Former Arkansas governor Asa Hutchinson tells USA Today that former president Donald Trump should abandon his 2024 campaign to re-take the White House if he's indicted: "It doesn't mean that he's guilty of it or he should be charged, but it's just such a distraction that would be unnecessary for somebody who's seeking the highest office in the land."
Is Hutchinson right? Maybe. Does Hutchinson -- who's been talked up for years as a possible presidential candidate -- have ambitions that Trump's departure from the field would serve, or is he just doing the "elder statesman" thing out of concern for his party's prospects? Either could be true.
If there's probable cause to believe Trump committed crimes, he should be charged and prosecuted. Prosecutors in New York and Georgia may make their moves soon, and special counsel Jack Smith could conceivably recommend charges relating to the January 6, 2021, Capitol riot.
But, buyers beware: That's exactly what Trump wants.
After a presidency full of outcomes ranging from mediocre (for example, tax policy, desultory stabs at deregulation, mostly unfulfilled lunges toward a less interventionist foreign policy) to disastrous (his trade wars and border wall schemes come to mind), and with an unprecedented two impeachments under his belt, Trump has only one trump card left in his hand to keep his considerable base energized and mobilized.
That trump card is the victim card. The martyr card. The "stolen election" card. The "witch hunt" card.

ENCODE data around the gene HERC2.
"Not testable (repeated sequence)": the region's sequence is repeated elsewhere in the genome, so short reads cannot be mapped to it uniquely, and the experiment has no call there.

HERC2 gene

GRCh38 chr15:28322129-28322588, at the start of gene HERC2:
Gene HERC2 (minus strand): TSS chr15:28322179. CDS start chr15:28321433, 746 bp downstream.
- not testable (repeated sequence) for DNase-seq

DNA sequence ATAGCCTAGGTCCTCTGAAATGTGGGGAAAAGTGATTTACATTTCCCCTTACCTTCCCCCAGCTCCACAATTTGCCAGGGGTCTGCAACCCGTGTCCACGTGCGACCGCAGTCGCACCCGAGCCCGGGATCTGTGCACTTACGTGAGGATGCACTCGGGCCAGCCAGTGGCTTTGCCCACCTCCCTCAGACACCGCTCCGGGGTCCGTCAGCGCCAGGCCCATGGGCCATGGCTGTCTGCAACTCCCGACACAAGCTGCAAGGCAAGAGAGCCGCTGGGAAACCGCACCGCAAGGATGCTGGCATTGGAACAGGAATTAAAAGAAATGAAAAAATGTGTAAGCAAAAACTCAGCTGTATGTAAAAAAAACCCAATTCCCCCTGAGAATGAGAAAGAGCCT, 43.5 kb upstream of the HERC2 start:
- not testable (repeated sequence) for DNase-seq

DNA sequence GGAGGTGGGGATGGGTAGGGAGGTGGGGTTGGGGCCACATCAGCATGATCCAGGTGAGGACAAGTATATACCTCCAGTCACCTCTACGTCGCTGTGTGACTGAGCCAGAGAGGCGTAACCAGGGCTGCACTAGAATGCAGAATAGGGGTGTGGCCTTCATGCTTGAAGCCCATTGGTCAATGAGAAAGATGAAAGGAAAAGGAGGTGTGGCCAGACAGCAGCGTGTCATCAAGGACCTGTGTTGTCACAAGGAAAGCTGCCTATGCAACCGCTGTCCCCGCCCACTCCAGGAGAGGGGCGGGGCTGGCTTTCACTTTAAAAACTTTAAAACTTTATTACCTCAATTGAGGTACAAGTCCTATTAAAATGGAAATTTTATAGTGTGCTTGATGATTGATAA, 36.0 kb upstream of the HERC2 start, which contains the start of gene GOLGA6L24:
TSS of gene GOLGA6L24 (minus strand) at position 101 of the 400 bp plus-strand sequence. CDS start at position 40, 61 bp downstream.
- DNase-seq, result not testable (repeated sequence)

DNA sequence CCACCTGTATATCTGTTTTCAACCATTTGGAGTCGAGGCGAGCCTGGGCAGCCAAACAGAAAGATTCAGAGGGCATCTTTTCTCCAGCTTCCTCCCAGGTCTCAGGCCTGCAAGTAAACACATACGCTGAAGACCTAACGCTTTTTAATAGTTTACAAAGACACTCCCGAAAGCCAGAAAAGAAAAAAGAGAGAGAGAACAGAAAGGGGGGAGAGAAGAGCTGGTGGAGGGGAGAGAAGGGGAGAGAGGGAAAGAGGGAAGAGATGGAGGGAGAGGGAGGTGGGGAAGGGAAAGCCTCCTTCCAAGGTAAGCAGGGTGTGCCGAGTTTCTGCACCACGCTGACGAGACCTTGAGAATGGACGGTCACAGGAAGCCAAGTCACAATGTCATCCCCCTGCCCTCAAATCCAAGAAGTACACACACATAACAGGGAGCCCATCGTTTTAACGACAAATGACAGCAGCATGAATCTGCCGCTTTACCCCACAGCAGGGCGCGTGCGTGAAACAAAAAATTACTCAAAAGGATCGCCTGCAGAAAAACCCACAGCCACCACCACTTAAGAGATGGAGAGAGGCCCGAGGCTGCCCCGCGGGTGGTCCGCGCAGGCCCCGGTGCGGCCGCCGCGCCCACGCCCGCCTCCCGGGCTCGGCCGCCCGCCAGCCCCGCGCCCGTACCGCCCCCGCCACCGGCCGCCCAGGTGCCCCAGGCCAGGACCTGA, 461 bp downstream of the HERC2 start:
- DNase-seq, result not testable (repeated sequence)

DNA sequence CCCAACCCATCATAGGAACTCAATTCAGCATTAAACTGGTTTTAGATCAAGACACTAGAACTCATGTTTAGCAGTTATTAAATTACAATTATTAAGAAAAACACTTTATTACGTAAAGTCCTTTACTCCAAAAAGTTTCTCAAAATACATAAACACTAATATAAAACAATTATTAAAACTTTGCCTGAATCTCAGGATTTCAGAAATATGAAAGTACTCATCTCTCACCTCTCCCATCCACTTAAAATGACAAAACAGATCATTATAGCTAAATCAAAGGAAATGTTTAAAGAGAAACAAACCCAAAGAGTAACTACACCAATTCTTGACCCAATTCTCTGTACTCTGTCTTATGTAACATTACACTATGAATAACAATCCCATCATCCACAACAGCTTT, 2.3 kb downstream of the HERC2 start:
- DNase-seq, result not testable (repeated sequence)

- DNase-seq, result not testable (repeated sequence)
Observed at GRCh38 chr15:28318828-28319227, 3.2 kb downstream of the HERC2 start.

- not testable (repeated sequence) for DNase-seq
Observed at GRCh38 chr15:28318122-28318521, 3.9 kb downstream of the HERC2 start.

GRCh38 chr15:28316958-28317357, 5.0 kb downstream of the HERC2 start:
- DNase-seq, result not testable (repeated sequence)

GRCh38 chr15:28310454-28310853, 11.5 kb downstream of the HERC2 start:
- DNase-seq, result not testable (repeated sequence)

He's played that card to the tune of hundreds of millions of dollars in fundraising and cataclysmic effects on the Republican Party's fortunes, nearly single-handedly turning a 2022 "red wave" into a "red trickle."
If he continues to play at all, his only available strategy is to keep waving that card around and asking his supporters to double down with their bets on it.
Will that strategy work?
If past trends indicate future performance, probably not. He barely beat an exceedingly weak opponent in 2016, lost in 2020, and cost his party dearly in the 2018 and 2022 midterms, playing that card every time as his vaunted supporter rally turnout shrank from stadium overflows to a half-filled room at CPAC in early March.
But he's been under-estimated before, and actual criminal indictments will likely affect that trump card the way gasoline affects a bonfire. Even if he can't win the presidency, he can turn 2024 into a circus the likes of which we've never really seen.
Personally, I find that kind of appealing.
Yes, he's a crook.
So were his predecessors.
So is his successor.
Having it out with Trump may not bring our rotten, corrupt political class crashing down, but exposing him exposes them, too. And it's better to get such things out in the open.
Thomas L. Knapp is director of the William Lloyd Garrison Center for Libertarian Advocacy Journalism (thegarrisoncenter.org).
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